Sophia Bidershem, a teen-aged heiress in late nineteenth century Detroit, was taken advantage of by a predatory older man and bore a daughter outside of marriage. To avoid a forced marriage, she runs away with the Daughter, Caira, always fearing her predator might find them. Taking the name Sophie Biddle and pretending that the now-two-year-old Caira is her sister, she arrives destitute in Stone Creek, Michigan, to take a job in a boarding house and start a new life.
Her pleasant personality, competence, and obvious love for Caira quickly win her friends, but she feels guilty for lying about her status, and she lives in fear of being found by the girl’s ruthless father.
The young minister Ian McCormick provides Sophie charitable help and is instantly attracted to her. But Ian has hidden secrets of his own, secrets that leave him as guilt-ridden as Sophie. He tries unsuccessfully to assuage his guilt feelings through good works. Sophie’s presence and their growing attraction to each other only complicate his situation.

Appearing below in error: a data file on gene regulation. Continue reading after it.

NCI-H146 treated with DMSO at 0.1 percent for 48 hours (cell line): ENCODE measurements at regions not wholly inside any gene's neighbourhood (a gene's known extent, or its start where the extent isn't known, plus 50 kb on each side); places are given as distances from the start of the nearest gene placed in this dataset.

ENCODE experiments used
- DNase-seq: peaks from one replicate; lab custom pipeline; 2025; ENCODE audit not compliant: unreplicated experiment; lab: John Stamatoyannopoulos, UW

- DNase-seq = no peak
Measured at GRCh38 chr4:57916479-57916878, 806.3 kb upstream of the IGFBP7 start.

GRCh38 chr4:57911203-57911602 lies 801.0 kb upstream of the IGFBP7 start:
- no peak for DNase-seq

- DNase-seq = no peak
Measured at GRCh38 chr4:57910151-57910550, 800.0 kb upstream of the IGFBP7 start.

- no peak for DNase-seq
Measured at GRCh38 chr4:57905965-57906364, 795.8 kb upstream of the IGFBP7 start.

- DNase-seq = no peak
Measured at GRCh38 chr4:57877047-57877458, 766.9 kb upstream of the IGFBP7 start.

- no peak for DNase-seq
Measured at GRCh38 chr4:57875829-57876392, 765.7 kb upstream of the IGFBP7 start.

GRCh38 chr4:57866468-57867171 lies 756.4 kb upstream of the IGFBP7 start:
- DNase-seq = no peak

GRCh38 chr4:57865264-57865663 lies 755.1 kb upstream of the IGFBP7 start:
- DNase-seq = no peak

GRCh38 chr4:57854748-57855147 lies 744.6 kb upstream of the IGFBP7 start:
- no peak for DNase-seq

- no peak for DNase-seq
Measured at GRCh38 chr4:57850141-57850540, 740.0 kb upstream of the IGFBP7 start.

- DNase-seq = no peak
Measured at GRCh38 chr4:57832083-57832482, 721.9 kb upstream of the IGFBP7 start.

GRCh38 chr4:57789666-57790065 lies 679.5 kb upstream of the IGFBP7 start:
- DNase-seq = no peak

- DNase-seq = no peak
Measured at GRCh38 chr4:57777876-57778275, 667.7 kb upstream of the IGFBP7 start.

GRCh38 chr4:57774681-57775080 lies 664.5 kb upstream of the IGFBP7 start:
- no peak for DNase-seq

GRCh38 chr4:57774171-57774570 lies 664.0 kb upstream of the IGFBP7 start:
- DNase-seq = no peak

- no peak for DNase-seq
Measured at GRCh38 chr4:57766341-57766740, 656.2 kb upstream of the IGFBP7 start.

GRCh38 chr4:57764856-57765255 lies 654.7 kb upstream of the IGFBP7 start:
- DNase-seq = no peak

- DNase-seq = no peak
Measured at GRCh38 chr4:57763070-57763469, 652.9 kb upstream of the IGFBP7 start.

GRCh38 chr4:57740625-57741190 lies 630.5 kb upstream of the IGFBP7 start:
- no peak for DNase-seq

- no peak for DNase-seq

Kathleen Rouser threads this story skillfully from that point, surrounding her protagonists with a colorful group of well-drawn secondary characters, introducing new conflicts, and building to a thrilling climax and satisfying denouement, all the while weaving in the spiritual dimensions of her characters. The result is an always-interesting, well-written romance that will keep readers turning the pages.
Review by Donn Taylor, author of Murder Mezzo Forte, Lightning on a Quiet Night, etc.